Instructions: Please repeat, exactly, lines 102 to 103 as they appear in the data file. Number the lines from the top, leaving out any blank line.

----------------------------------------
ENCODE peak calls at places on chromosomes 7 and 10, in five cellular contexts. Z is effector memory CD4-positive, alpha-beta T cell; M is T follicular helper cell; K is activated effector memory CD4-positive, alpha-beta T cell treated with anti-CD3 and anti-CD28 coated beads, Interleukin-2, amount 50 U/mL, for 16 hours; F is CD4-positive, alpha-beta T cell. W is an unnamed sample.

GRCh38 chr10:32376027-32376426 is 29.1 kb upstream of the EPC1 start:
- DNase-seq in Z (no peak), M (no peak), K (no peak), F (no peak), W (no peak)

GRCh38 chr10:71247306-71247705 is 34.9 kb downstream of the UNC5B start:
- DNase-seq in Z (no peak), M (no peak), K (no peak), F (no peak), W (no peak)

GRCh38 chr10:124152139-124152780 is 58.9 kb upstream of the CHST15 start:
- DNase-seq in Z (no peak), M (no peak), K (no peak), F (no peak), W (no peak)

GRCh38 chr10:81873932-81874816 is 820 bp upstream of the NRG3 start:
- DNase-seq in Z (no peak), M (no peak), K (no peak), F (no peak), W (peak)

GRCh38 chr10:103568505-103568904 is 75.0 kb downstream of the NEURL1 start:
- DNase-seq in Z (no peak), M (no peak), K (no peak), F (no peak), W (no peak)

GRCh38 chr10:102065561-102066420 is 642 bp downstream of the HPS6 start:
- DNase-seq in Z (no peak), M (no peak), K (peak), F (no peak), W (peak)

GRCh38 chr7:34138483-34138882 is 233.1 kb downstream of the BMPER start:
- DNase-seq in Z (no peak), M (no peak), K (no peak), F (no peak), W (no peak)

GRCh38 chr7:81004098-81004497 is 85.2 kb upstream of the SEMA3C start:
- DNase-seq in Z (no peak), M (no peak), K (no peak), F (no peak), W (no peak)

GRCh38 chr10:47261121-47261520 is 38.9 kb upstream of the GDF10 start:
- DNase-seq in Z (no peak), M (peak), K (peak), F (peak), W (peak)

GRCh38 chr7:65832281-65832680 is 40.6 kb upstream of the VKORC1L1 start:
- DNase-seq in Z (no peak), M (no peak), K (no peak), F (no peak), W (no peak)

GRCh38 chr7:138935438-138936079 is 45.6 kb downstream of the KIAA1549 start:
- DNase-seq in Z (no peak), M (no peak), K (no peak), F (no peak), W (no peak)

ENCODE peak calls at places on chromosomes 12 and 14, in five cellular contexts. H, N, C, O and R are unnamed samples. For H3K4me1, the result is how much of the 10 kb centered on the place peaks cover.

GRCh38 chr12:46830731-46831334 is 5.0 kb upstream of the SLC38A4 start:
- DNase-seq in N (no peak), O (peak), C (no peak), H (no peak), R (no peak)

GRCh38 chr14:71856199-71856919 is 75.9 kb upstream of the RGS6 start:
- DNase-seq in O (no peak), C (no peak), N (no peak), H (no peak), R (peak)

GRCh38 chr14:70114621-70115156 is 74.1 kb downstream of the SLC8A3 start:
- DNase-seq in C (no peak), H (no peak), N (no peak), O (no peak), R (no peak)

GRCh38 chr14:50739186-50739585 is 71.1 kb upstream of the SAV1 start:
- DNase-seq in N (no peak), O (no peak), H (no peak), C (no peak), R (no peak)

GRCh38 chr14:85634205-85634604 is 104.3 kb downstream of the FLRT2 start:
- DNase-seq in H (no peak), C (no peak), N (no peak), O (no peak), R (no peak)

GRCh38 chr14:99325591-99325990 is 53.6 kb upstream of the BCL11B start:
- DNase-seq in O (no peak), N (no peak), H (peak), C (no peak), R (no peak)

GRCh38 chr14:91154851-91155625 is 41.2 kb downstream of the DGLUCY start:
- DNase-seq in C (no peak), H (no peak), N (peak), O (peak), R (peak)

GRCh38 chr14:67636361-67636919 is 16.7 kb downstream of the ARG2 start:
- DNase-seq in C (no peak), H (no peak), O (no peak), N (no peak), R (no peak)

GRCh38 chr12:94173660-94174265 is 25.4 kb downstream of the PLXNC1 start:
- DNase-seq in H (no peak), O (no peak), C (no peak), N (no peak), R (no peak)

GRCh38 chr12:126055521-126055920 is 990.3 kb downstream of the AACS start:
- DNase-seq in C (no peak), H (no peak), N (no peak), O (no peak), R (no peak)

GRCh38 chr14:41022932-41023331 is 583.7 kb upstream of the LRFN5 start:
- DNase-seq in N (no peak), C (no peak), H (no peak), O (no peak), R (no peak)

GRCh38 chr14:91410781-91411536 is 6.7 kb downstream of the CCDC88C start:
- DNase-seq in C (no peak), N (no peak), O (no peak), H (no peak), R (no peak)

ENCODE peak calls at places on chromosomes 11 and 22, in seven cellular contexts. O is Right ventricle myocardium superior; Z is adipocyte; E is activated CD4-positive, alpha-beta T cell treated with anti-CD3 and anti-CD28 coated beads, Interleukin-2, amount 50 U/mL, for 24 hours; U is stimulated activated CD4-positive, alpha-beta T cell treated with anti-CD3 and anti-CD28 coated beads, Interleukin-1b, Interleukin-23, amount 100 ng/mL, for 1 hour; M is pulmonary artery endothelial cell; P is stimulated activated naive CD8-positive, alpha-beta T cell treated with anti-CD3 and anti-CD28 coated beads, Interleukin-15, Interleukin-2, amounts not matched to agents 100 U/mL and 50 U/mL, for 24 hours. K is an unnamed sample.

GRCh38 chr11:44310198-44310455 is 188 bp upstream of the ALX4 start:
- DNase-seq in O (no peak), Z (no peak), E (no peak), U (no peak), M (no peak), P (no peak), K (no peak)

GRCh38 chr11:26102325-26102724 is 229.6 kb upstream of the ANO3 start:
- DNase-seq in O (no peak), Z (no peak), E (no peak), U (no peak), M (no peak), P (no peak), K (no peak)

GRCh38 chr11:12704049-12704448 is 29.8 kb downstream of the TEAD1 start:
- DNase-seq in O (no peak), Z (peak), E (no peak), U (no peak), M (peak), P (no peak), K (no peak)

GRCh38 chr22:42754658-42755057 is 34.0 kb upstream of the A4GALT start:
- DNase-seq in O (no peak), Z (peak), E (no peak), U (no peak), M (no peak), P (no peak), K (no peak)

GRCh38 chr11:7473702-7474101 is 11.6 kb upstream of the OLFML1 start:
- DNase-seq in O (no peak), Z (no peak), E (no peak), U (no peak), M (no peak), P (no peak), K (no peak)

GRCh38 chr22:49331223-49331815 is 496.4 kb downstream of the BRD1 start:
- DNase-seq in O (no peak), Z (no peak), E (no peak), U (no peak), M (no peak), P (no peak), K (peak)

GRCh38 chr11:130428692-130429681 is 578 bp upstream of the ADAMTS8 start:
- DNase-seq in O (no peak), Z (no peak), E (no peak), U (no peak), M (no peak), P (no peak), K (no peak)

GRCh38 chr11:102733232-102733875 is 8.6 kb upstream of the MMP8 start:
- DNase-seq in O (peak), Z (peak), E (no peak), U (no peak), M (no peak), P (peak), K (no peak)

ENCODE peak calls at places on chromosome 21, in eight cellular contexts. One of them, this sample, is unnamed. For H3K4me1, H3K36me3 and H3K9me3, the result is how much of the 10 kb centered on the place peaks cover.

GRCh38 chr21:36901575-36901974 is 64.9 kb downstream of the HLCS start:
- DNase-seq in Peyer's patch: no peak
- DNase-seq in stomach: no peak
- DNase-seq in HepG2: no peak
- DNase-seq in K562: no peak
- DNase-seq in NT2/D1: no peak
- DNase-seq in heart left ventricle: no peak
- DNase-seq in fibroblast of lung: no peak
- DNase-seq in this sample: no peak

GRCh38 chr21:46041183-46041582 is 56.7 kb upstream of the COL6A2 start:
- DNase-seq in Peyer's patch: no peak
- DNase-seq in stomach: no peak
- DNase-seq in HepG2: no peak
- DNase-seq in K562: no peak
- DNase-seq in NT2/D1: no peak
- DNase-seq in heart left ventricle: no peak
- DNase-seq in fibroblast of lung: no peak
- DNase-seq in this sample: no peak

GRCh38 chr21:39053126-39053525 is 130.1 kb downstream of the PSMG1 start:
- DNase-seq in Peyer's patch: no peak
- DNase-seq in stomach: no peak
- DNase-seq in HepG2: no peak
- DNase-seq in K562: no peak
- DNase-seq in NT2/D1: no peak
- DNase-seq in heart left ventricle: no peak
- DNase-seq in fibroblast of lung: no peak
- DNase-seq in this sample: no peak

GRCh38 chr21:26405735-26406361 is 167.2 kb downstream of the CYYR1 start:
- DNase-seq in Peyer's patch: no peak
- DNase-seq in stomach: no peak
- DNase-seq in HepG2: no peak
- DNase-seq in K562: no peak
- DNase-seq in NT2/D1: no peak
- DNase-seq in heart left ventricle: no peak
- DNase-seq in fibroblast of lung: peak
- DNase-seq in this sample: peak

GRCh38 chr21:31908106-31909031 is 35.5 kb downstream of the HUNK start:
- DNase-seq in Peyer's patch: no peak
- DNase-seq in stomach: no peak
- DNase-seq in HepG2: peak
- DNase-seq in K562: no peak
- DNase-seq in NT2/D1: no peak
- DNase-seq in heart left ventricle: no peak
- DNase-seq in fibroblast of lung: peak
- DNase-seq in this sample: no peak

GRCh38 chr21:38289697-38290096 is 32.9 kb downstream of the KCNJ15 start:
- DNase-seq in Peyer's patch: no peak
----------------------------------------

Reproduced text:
- DNase-seq in this sample: peak

GRCh38 chr21:31908106-31909031 is 35.5 kb downstream of the HUNK start: